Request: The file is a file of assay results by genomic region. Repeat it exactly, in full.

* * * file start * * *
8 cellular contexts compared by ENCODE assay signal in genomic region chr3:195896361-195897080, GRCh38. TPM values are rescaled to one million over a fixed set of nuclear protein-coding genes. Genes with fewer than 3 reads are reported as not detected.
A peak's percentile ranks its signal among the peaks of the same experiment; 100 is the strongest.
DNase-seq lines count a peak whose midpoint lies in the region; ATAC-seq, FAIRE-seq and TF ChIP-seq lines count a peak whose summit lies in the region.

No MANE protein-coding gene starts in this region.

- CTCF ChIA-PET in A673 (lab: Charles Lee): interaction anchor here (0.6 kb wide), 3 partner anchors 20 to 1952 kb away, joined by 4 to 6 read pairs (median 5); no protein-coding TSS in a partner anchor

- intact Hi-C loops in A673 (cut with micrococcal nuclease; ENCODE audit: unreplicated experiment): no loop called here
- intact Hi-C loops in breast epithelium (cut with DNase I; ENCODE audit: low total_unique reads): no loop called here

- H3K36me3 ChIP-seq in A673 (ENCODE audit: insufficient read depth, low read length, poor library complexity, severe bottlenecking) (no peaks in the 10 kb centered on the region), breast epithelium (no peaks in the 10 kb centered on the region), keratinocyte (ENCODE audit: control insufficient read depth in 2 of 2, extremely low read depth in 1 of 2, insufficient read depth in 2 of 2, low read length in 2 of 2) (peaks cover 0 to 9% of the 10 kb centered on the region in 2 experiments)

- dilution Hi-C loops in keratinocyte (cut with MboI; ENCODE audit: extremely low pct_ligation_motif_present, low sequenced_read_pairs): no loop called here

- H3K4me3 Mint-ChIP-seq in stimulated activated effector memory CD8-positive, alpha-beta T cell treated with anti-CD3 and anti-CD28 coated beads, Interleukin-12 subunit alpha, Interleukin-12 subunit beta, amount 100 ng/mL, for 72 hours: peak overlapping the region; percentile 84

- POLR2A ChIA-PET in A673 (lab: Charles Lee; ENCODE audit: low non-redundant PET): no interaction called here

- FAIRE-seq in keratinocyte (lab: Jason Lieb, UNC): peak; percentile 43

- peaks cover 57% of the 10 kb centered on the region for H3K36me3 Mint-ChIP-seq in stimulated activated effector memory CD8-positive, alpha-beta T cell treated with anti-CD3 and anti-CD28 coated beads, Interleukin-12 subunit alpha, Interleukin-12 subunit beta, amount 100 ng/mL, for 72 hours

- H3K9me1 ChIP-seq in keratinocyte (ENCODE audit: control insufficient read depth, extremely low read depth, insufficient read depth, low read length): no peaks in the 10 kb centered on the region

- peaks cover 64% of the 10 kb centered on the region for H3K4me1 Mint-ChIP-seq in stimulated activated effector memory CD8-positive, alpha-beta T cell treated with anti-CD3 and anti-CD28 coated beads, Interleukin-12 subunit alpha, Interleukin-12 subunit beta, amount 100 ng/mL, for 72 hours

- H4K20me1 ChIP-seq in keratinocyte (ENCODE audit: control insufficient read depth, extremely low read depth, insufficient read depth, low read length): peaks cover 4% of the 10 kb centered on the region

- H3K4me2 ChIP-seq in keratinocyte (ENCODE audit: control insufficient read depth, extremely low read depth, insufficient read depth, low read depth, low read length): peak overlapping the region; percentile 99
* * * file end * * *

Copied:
8 cellular contexts compared by ENCODE assay signal in genomic region chr3:195896361-195897080, GRCh38. TPM values are rescaled to one million over a fixed set of nuclear protein-coding genes. Genes with fewer than 3 reads are reported as not detected.
A peak's percentile ranks its signal among the peaks of the same experiment; 100 is the strongest.
DNase-seq lines count a peak whose midpoint lies in the region; ATAC-seq, FAIRE-seq and TF ChIP-seq lines count a peak whose summit lies in the region.

No MANE protein-coding gene starts in this region.

- CTCF ChIA-PET in A673 (lab: Charles Lee): interaction anchor here (0.6 kb wide), 3 partner anchors 20 to 1952 kb away, joined by 4 to 6 read pairs (median 5); no protein-coding TSS in a partner anchor

- intact Hi-C loops in A673 (cut with micrococcal nuclease; ENCODE audit: unreplicated experiment): no loop called here
- intact Hi-C loops in breast epithelium (cut with DNase I; ENCODE audit: low total_unique reads): no loop called here

- H3K36me3 ChIP-seq in A673 (ENCODE audit: insufficient read depth, low read length, poor library complexity, severe bottlenecking) (no peaks in the 10 kb centered on the region), breast epithelium (no peaks in the 10 kb centered on the region), keratinocyte (ENCODE audit: control insufficient read depth in 2 of 2, extremely low read depth in 1 of 2, insufficient read depth in 2 of 2, low read length in 2 of 2) (peaks cover 0 to 9% of the 10 kb centered on the region in 2 experiments)

- dilution Hi-C loops in keratinocyte (cut with MboI; ENCODE audit: extremely low pct_ligation_motif_present, low sequenced_read_pairs): no loop called here

- H3K4me3 Mint-ChIP-seq in stimulated activated effector memory CD8-positive, alpha-beta T cell treated with anti-CD3 and anti-CD28 coated beads, Interleukin-12 subunit alpha, Interleukin-12 subunit beta, amount 100 ng/mL, for 72 hours: peak overlapping the region; percentile 84

- POLR2A ChIA-PET in A673 (lab: Charles Lee; ENCODE audit: low non-redundant PET): no interaction called here

- FAIRE-seq in keratinocyte (lab: Jason Lieb, UNC): peak; percentile 43

- peaks cover 57% of the 10 kb centered on the region for H3K36me3 Mint-ChIP-seq in stimulated activated effector memory CD8-positive, alpha-beta T cell treated with anti-CD3 and anti-CD28 coated beads, Interleukin-12 subunit alpha, Interleukin-12 subunit beta, amount 100 ng/mL, for 72 hours

- H3K9me1 ChIP-seq in keratinocyte (ENCODE audit: control insufficient read depth, extremely low read depth, insufficient read depth, low read length): no peaks in the 10 kb centered on the region

- peaks cover 64% of the 10 kb centered on the region for H3K4me1 Mint-ChIP-seq in stimulated activated effector memory CD8-positive, alpha-beta T cell treated with anti-CD3 and anti-CD28 coated beads, Interleukin-12 subunit alpha, Interleukin-12 subunit beta, amount 100 ng/mL, for 72 hours

- H4K20me1 ChIP-seq in keratinocyte (ENCODE audit: control insufficient read depth, extremely low read depth, insufficient read depth, low read length): peaks cover 4% of the 10 kb centered on the region

- H3K4me2 ChIP-seq in keratinocyte (ENCODE audit: control insufficient read depth, extremely low read depth, insufficient read depth, low read depth, low read length): peak overlapping the region; percentile 99